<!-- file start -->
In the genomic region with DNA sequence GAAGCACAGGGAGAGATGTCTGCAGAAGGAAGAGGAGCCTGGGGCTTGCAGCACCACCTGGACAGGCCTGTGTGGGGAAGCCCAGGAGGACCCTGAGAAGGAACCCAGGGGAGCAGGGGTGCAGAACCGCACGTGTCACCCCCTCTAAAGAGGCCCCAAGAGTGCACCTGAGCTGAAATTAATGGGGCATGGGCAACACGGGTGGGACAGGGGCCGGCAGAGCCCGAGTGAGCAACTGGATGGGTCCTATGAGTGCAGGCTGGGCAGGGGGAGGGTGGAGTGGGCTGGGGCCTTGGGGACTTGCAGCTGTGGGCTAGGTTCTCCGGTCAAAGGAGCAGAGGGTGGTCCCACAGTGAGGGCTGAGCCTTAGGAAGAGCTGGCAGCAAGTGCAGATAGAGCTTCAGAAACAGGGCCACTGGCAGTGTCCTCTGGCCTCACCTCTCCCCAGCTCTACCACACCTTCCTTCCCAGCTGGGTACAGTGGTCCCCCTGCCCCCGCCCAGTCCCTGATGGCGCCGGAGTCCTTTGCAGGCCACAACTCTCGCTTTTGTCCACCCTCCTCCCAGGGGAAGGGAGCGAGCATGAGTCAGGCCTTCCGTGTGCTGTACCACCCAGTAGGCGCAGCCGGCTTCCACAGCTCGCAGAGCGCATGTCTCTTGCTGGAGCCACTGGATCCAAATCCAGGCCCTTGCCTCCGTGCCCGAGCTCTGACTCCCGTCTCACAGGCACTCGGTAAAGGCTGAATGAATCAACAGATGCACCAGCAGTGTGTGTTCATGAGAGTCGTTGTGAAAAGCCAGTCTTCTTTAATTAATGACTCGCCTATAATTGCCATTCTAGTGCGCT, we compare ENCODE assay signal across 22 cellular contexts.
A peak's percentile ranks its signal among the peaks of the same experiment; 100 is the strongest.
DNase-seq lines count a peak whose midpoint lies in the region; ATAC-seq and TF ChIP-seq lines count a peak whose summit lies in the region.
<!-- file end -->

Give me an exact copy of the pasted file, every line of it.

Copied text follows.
In the genomic region with DNA sequence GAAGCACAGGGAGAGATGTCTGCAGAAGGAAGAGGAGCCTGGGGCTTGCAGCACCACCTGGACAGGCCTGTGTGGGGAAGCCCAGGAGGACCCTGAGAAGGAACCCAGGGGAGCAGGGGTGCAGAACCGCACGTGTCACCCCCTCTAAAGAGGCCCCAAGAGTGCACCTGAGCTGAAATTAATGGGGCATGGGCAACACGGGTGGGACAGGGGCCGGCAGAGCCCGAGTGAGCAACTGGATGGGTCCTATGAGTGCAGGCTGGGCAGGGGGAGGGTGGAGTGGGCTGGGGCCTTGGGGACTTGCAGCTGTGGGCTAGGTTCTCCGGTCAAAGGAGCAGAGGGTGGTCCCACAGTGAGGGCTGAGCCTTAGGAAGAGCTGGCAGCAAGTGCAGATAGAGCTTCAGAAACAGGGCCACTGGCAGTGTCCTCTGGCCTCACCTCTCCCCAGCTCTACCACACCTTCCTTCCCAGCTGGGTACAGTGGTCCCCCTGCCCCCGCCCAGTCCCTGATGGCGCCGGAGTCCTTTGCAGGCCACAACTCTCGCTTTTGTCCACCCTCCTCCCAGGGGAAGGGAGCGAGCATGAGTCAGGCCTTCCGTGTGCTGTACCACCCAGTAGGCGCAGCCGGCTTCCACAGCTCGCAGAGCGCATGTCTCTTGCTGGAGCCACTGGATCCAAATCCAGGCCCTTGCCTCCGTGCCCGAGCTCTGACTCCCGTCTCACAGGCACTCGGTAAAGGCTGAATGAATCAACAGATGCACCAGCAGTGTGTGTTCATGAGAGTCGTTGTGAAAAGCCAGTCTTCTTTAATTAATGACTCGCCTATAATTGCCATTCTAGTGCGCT, we compare ENCODE assay signal across 22 cellular contexts.
A peak's percentile ranks its signal among the peaks of the same experiment; 100 is the strongest.
DNase-seq lines count a peak whose midpoint lies in the region; ATAC-seq and TF ChIP-seq lines count a peak whose summit lies in the region.